Since moving to Hamilton for the program, I have found an apartment perfect for me with low cost, in an excellent downtown neighbourhood, near everything that's important for my daily life: grocery store, restaurants, coffee shops, bars, the liquor store, and good neighbours. My friends Johnny and Allyson have both started at McMaster sociology, and I got them apartments in the same building as me. My supervisor, Barry Allen, is ideal for what I want to write, how I want to approach the project, and how I work. The people at my department support experimentation in writing style, outsized personalities, and professional ambition, all of which define me and my work. Right now, I'm ahead of the game on thesis planning, was one of the few grad students who needed no extensions on any course work, connect well with the undergraduates I teach, and have one publication and two conference presentations pending approval.

Most Awesome Energizer: Hans Zimmer, James Newton Howard, and Fucked Up
Since I don't work at a newspaper anymore, I don't have access to a pile of new music. However, some of what I've heard on youtube and sought out has treated me well. Probably the best new music I've discovered was a Toronto punk band called Fucked Up. Rarely has sound been so visceral than when it's coming out of speakers playing their second record, The Chemistry of Common Life. Being a punk band, one would gravitate to their being rage experts. But their lyrics revolve around all sorts of existential dread and elevation, all the possibility of human emotion distilled into rock and blasted at you. They take you apart and put you back together molecule by molecule.

As for Hans Zimmer and James Newton Howard, they wrote a work of classical music that drags me to places only Beethoven (among the classical genre) has done before. It's the perfect complement to a damn-near perfect film. More on that below.

Best Ethical Treatise: The Dark Knight
Since I don't work at a newspaper or a radio station anymore, I don't have access to free movies. But The Dark Knight completely redefined what I thought a pop movie could do. No studio head would ever be crazy enough to sink this much money into a film that embodies pure terror and forces it into the audience's gut. But The Dark Knight did, and actually made enough money to buy most of Africa. I saw it five times during its theatrical run, will buy the dvd, and probably see it during the re-release later this month.

The Dark Knight revolves around problems that I think are at the heart of ethics: What will you do in the face of horror so great it seemed impossible? It presents the intensity of every element of life under threat, and asks if it's possible to build the strength within yourself to hold on to your ideals when all that you love most and all that you've worked for is about to crumble. That the answer can be a credible, powerful, fully knowledgeable Yes makes this film all the greater.

Most Unexpected Re-Awakening of Political Ideals: Barack Obama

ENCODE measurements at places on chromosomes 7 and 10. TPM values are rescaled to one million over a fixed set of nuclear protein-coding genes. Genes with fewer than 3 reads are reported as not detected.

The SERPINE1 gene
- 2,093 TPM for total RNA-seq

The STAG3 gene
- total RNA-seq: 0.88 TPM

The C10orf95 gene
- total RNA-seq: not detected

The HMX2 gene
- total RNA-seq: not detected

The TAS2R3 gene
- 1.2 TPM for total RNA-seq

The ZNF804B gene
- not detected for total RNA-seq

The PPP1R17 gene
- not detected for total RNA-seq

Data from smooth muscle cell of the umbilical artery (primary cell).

Speaking of saying Yes, this man is the new President of the United States. For a long time, I've been a cynic who reduced politics to fearmongering, corruption, a dreary pragmatism, and avoidance of violence. Then this guy wins an election by appealing to all the positive potentials of humanity, and is set to govern along those principles. Pragmatism is not dreary, but an inclusive merging and negotiation of formerly competing interests in the face of common problems. Corruption can be fought by enacting that ideal of a fraternal community in your words and deeds every day in your life. Almost everyone I know predicts his assassination, but I expect him to live into the 2050s. He's shown that we can better the world by demanding that the world be better and acting on that demand. My cynicism will never die as long as I can laugh at my enemies, but my pessimism has been strangled. I did it myself.

Most Accurate Picture of My Inner Life: Spaced
This was the best dvd purchase of my life, even more than my Doctor Who collection. The show has a story structure and headspace that displays almost precisely how I think: flying in a hundred directions at once, but all together making perfect sense. And a soul that just wants to be loved, and to love in return. And it's the funniest show in the world.

Sign of Future Film Stardom: Justin Madol
Justin is a friend from my Muse days who's directing a zombie movie in St John's. I ran into him on New Year's Eve when we were each at parties across the street from each other. We talked, drunkenly, for a while about our plans for the future. He talked about the film, and wanting to establish himself as a director. I talked about my novel, which is unfinished, but now almost three hundred pages and good enough at least to publish. He said that I should write something to adapt to film for him to make, and one of the ideas in my vault could work very well as a film. Undesirables is a plan for a novella about people trying to live quiet lives, but are resentfully excluded from it. One case is a Muslim immigrant suspected of terror ties, and the other case is a former sex offender. There might be a homosexual there too, but I'm not sure yet. It could make for a good low-budget drama. Call me when I finish the PhD, JM. Won't be long.